Figure 1. The anatomy of CAF. (A,B) The tortuous aneurysmal CAF originated from main coronary artery (MCA), made a 180° turn underneath the LAD and MCA, and coursed backward to drain into the LA. (C) The drainage opening measuring 4.5 mm, was located at the LA roof between the aortic root and LAA. (D) The thoracic computed-tomographic-angiography to determine the access. CAF, coronary artery fistula; AO, ascending aorta; LAD, left anterior descending branch; LA, left atrium; LAA, left atrial appendage.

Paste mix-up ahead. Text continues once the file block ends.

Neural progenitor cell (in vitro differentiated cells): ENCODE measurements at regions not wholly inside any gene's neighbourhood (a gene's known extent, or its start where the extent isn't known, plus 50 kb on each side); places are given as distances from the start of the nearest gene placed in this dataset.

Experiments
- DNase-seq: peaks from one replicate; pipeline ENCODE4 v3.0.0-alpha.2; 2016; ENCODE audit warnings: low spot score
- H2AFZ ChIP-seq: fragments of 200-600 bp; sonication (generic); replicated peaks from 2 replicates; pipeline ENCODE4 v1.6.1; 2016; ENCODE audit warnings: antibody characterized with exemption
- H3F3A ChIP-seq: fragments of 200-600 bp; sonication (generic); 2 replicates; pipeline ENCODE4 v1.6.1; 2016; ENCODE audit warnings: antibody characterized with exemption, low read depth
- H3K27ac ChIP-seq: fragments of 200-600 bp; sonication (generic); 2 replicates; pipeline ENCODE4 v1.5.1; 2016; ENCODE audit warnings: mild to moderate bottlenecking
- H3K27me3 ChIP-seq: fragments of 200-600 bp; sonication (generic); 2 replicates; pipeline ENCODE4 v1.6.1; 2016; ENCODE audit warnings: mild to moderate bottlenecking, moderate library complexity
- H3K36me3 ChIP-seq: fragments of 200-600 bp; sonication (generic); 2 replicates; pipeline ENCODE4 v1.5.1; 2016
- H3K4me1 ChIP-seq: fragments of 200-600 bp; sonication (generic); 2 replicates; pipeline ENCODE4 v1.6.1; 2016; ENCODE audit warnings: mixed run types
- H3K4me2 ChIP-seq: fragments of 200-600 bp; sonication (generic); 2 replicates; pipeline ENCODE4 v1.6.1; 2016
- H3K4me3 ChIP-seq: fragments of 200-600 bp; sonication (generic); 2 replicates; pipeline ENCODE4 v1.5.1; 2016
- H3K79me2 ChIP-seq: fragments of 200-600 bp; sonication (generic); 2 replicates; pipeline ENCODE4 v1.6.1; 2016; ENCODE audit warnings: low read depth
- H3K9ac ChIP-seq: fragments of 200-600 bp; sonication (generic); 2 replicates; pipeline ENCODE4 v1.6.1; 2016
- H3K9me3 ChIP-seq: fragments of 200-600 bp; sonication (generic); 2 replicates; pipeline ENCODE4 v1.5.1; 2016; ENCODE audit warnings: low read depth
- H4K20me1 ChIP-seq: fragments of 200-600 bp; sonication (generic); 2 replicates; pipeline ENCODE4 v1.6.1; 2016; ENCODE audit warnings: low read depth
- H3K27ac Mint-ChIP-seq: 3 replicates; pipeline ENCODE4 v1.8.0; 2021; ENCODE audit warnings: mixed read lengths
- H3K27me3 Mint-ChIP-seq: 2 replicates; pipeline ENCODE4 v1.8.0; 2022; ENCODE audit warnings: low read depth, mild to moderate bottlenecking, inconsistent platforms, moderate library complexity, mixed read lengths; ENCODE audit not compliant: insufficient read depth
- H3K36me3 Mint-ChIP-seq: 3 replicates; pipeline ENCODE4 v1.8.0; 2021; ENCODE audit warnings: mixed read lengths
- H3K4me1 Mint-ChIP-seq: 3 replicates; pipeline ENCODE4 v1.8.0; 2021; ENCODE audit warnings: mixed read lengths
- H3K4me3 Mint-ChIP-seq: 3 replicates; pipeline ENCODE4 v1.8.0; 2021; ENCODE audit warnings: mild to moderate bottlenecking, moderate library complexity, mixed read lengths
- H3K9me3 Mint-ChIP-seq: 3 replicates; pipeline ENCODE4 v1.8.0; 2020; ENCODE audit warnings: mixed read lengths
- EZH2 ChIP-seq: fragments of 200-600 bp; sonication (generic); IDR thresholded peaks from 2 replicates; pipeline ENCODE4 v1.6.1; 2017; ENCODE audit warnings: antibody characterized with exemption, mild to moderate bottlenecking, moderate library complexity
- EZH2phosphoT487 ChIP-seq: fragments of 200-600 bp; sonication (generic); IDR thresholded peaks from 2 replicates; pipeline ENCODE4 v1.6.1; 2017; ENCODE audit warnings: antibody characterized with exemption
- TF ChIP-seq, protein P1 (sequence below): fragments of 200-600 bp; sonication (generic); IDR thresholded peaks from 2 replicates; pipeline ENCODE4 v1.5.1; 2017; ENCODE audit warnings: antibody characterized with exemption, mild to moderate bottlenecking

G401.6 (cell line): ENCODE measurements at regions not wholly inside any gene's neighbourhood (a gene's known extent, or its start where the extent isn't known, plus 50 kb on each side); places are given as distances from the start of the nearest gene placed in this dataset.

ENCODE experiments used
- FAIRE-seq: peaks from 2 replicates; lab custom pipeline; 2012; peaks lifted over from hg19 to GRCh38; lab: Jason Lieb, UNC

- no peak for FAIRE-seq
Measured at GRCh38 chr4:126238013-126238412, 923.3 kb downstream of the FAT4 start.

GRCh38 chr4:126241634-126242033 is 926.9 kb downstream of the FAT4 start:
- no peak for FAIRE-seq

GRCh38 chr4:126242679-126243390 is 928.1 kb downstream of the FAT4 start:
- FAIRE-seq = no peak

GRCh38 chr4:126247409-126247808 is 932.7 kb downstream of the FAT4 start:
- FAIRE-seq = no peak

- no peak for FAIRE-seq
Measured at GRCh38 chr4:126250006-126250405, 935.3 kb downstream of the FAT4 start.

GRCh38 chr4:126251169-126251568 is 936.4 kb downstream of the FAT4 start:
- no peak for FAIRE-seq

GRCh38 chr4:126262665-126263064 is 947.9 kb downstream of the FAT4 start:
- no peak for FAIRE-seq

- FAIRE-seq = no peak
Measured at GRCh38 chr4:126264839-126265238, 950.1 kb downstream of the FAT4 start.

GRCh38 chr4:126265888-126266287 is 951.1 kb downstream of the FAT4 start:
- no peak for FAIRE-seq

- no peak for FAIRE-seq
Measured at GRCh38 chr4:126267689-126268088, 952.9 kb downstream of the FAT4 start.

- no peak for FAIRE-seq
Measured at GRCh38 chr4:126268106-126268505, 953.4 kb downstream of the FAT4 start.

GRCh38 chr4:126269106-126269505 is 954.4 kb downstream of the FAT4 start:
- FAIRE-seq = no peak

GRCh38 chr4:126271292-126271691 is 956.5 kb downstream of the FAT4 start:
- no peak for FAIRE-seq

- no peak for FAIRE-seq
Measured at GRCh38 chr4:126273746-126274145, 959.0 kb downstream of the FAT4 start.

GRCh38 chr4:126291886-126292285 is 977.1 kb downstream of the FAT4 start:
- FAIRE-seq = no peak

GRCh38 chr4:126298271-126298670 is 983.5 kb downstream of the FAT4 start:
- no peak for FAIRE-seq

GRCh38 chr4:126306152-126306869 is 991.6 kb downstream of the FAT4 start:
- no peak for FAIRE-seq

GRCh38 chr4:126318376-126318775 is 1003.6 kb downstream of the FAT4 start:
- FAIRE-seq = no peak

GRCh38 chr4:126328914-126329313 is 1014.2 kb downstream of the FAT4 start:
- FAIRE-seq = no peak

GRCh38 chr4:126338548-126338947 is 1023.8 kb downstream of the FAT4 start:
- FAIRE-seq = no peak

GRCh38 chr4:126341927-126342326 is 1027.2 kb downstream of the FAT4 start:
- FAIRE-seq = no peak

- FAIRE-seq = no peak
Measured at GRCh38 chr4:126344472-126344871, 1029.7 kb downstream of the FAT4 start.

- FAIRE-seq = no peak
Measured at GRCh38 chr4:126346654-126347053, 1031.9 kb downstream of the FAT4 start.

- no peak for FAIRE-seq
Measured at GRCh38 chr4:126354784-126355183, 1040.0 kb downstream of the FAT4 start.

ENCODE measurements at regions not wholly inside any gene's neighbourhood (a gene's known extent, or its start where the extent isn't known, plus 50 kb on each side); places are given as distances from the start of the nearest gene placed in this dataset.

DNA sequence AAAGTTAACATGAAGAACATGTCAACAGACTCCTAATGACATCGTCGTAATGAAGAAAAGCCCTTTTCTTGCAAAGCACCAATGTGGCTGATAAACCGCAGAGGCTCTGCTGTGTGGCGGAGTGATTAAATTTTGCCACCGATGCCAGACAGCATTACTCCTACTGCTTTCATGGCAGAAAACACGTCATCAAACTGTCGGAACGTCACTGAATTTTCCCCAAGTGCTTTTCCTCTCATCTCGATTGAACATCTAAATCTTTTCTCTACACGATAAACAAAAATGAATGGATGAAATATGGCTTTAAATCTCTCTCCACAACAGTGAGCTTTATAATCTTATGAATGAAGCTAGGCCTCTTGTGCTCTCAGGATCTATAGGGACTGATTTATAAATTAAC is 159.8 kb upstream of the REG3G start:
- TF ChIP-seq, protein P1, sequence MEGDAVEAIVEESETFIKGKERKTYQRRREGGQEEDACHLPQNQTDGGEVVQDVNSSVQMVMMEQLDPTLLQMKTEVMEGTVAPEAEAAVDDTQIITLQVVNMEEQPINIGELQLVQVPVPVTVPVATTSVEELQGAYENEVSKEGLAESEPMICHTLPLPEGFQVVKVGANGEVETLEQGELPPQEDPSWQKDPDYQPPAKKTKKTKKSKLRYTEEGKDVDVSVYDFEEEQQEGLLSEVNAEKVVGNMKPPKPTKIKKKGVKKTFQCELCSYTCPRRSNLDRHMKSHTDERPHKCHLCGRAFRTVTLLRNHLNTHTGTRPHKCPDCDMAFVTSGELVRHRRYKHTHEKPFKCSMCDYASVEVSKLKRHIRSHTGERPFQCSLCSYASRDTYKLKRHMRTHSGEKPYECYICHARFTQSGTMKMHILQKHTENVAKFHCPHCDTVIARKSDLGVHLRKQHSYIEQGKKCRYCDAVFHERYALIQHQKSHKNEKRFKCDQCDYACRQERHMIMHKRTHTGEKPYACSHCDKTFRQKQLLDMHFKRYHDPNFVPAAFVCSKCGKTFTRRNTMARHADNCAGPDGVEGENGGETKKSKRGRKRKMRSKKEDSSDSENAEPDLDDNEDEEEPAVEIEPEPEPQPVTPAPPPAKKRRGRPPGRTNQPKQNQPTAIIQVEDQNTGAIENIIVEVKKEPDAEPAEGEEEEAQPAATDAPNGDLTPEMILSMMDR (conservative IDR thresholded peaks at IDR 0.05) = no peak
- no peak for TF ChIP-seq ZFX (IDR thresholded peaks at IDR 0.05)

Under general anesthesia, the patient was placed in a right lateral position. A 7-cm subaxillary incision was made in the left 4th intercostal space. The pericardium was incised and cradled. An ordinary (size 8 mm) ventricular septal occluder (Starway Medical Technology, Inc, Beijing, China), connected with a stay-in suture (5-0 Polydioxanone, Ethicon, Somerville), was selected and retracted into the loading sheath. Figure 2 showed the steps of percoronary device closure of CAF. A 15-min occlusion test of CAF was well-tolerated; there was no evidence of myocardial ischemia. The occluder was scrutinized by using a push-pull maneuver repeatedly and released after satisfactory assessment. The device stay-in suture was removed before the purse-string suture snugly tied. The pericardium and incision were closed in layers with a drainage tube.